Thirty-one California artists are featured in "Figures and Faces," which opens with a reception from 5:30 to 8 p.m. Friday at the Pacific Art League. At the reception, juror Ric Ambrose, Executive Director of the Richmond Art Center, will comment upon his selections for the show's awards.

The exhibition includes 40 works, including photographs, paintings, drawings, etchings and sculptures, selected from 198 entries. It is presented in the center's Main Gallery.

One of the artists in the exhibit is Irene Schlesinger of Belmont, who has studied at College of San Mateo, the California College of Arts and San Francisco State University.

Among the other artists are Christopher Swetlin of San Mateo, Bill Jackson of Belmont, Fred Holle and Sean Hyland of San Carlos, Dan Woodard of Redwood City Karen Olsen of Portola Valley and Dana Pitchon of La Honda.

"Faces and Figures" will be on view through Aug. 29.

Concurrently, in the league's Glass Gallery is a show of "Abstractions and Realities," featuring bold abstract paintings by Diana Diamond and etched leaf arrangements by her husband, Booker Morey.

The Pacific Art League is at 227 Forest Ave., Palo Alto. Normal gallery hours are 9 a.m. to 5 p.m. Mondays through Fridays. Admission is free. Call 650-321-3891 or visit www.pacificartleague.org.

Sculpture and watercolors

A reception from 1 to 4 p.m. Saturday celebrates the opening of the exhibitions "Sculpture by Helen Morrison" and "Meditations -- Watercolors by Sim Van der Ryn" at the Peninsula Museum of Art.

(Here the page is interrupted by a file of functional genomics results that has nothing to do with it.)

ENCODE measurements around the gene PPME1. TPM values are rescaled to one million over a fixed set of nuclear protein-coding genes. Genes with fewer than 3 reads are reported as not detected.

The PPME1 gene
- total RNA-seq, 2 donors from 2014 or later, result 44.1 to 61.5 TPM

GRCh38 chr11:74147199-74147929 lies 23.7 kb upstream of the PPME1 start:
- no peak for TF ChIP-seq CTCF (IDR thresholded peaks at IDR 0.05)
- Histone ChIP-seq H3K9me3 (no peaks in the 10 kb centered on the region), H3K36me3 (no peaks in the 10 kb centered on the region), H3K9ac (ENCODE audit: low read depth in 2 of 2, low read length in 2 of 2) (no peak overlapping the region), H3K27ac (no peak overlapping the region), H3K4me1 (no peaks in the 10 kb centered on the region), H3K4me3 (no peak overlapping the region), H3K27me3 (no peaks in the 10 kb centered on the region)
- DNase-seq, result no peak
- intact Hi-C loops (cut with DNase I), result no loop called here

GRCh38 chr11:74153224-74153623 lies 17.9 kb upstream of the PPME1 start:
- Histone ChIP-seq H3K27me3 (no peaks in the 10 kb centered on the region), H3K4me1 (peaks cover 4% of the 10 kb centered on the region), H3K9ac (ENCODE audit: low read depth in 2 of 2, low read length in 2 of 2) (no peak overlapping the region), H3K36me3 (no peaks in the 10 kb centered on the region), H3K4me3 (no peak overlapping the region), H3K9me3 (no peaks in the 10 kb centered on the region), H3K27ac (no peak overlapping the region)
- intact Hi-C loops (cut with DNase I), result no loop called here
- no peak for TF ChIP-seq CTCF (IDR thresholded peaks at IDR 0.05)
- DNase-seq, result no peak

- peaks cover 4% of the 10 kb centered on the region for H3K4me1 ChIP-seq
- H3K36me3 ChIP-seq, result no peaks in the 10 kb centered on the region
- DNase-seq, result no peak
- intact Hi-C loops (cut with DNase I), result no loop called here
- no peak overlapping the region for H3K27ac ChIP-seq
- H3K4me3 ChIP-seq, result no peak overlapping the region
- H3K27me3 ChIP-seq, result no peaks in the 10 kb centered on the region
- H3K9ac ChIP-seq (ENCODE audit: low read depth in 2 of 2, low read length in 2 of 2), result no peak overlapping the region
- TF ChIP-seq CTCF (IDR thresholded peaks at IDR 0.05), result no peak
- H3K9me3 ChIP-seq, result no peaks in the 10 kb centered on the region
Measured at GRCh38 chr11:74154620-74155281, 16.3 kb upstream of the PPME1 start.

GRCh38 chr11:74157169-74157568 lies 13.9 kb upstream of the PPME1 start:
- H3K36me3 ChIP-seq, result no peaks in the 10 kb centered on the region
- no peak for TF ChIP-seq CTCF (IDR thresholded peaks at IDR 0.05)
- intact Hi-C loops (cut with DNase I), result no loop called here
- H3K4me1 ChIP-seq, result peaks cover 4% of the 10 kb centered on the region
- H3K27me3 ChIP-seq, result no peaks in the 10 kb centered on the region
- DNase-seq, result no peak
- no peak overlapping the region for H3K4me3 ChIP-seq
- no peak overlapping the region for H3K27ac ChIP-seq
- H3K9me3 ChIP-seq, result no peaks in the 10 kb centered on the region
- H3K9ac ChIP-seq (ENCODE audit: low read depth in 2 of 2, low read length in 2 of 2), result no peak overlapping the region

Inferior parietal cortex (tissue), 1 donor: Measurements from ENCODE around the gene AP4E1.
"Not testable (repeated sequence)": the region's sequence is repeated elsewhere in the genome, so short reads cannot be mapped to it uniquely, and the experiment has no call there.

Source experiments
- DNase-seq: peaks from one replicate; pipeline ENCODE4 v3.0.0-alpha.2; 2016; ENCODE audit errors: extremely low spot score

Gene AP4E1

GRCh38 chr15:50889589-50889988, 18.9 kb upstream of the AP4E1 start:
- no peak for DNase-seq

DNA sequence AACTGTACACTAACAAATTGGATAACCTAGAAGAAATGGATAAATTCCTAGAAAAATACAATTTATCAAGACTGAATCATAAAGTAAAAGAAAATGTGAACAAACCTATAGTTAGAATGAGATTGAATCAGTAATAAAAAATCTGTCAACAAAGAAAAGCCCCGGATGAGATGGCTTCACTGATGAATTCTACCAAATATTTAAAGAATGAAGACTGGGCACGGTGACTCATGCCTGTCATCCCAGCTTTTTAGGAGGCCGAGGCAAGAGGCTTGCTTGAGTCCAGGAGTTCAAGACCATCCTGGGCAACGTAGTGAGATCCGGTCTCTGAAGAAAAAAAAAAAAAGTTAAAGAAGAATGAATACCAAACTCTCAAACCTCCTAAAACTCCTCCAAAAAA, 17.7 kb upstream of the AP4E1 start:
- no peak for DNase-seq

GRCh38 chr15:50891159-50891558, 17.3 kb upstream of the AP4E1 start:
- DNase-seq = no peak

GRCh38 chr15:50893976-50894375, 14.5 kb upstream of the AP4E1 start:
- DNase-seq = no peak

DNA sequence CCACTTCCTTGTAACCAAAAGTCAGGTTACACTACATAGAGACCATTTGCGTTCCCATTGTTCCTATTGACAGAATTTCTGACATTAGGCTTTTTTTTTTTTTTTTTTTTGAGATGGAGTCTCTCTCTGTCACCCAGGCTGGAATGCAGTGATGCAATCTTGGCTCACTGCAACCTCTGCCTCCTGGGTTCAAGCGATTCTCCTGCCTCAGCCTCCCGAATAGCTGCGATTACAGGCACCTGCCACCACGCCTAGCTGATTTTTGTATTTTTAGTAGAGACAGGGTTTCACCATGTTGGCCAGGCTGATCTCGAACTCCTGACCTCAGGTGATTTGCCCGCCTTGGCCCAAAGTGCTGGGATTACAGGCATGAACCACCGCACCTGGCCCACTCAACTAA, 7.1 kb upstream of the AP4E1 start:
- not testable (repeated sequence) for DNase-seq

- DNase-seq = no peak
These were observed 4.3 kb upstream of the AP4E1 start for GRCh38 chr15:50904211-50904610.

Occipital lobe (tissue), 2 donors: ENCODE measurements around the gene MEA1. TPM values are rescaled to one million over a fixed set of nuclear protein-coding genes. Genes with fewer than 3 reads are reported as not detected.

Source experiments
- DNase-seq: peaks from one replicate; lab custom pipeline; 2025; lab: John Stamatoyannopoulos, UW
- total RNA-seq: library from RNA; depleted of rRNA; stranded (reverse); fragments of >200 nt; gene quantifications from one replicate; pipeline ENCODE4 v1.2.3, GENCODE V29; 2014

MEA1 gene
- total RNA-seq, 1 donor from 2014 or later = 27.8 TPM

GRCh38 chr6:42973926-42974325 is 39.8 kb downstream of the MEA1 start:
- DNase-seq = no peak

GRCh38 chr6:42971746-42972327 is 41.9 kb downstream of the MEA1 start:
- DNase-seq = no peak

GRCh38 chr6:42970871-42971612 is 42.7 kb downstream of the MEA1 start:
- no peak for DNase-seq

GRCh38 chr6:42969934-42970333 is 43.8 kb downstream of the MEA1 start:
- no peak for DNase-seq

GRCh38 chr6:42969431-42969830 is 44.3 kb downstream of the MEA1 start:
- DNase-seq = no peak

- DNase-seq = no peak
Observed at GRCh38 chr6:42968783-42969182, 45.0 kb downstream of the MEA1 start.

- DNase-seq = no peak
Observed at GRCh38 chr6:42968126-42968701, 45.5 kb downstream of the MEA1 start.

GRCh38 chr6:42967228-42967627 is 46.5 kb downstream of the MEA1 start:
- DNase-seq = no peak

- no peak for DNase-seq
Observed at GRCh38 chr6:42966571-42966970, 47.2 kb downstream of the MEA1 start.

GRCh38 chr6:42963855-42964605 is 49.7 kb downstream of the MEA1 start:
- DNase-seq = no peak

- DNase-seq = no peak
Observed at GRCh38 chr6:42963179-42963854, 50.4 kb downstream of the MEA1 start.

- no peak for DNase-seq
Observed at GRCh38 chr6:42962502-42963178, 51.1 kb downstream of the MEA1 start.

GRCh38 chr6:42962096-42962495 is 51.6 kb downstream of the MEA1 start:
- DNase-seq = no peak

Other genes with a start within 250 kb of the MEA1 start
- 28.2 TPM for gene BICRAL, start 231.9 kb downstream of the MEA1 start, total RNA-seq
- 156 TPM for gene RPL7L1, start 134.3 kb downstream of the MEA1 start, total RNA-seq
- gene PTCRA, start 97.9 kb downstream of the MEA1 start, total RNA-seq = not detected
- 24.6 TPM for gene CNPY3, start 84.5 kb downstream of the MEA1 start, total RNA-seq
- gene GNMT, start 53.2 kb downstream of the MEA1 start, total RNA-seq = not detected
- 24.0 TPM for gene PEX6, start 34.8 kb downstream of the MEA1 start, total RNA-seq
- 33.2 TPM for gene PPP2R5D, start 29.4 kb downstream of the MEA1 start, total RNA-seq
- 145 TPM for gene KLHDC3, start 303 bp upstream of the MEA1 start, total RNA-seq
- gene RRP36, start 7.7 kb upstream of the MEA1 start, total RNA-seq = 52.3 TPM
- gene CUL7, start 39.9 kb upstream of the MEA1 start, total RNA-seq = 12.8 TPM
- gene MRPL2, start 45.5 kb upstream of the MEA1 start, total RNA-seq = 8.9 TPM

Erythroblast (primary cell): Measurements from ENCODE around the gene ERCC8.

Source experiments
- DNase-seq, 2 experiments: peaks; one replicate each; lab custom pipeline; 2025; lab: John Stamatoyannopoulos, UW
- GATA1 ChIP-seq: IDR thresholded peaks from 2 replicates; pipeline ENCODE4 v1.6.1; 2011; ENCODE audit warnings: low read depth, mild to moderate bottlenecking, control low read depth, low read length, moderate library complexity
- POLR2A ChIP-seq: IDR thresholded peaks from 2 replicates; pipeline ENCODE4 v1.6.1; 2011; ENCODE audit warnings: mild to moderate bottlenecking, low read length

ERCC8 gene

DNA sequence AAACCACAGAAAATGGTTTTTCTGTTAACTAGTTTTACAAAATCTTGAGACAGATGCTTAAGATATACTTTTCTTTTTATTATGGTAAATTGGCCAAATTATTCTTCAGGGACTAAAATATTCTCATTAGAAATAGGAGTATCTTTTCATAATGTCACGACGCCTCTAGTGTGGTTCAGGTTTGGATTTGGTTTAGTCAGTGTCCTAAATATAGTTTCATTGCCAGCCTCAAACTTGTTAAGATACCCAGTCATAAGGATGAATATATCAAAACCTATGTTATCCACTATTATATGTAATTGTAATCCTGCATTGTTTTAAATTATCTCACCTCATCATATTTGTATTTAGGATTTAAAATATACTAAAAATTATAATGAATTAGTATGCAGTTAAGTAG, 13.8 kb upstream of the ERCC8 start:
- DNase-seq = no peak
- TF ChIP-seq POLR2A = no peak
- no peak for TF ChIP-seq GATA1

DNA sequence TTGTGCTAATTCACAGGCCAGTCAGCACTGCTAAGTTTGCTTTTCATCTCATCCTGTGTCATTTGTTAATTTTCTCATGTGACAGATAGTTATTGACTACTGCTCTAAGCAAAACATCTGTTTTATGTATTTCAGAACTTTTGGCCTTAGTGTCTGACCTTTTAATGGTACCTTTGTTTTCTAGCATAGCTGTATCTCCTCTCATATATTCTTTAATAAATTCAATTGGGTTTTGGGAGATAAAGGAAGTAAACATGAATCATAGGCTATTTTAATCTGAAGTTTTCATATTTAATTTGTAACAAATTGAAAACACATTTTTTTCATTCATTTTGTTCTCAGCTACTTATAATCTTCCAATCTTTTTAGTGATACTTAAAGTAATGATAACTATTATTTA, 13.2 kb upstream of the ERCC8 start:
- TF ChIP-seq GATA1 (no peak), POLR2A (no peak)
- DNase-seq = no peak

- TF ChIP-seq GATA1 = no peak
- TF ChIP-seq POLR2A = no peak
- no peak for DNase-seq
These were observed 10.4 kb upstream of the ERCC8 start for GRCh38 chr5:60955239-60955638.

Helen Morrison has been an important sculptor in the Bay Area for more than 40 years. Keen observation is a hallmark of her style. She creates works in clay, in which she creates surface interest with lines and color, and in wood, which she carves on a single block or log.

The show includes a selection of her works in hardwoods and ceramics as well as three newer ceramic works which she calls "ships." The show also includes the clay sculpture "Mexicana," which recently was donated to the Museum by collector Susan Blake.

Morrison was trained at the San Francisco Art Institute and Chicago Art Institute and the Royal Canadian College of Art in Toronto. She taught sculpture on the Peninsula from the early 1970s until May of 2012.

The Van der Ryn exhibit includes a variety of watercolors created by the painter and architect at a conference at the Rockefeller Foundation estate Bellagio on the shores of Lake Como in Italy.

He was born in the Netherlands but has been a longtime resident of California. Considered one of the fathers of sustainable architecture, he is internationally distinguished for his pioneering work in ecological design. He is now retired from the Department of Architecture at UC Berkeley.

Both exhibits will be on view through Oct. 6. The museum is at 1777 California Drive, Burlingame. Hours are 11 a.m. to 5 p.m. Wednesdays through Sundays. Admission is free. Call 650-692-2101 or visit www.peninsulamuseum.org.

Curious and impossible

Adjacent to the Peninsula Museum of Art is the Peninsula Art Institute, which is showing an exhibit of abstract paintings and prints by Neil Murphy through Sept. 15. It, too, will hold a reception from 1 to 4 p.m. Saturday.

Murphy's exhibition is titled "Curious Maps of Impossible Places." He says it is a "collection of abstract maps with trails and paths through the terrain of the absurd and wondrous."

His paintings are noted for offbeat subjects and a rich sense of color. He also has an unusual creative process which spans space between the digital realm and traditional media.

Hours for the Peninsula Art Institute are 11 a.m. to 5 p.m. Wednesdays through Sundays, or for an appointment call the artist at 650-533-2015.

Information on visual and literary arts can be sent to Bonny Zanardi at Bzanardi@aol.com.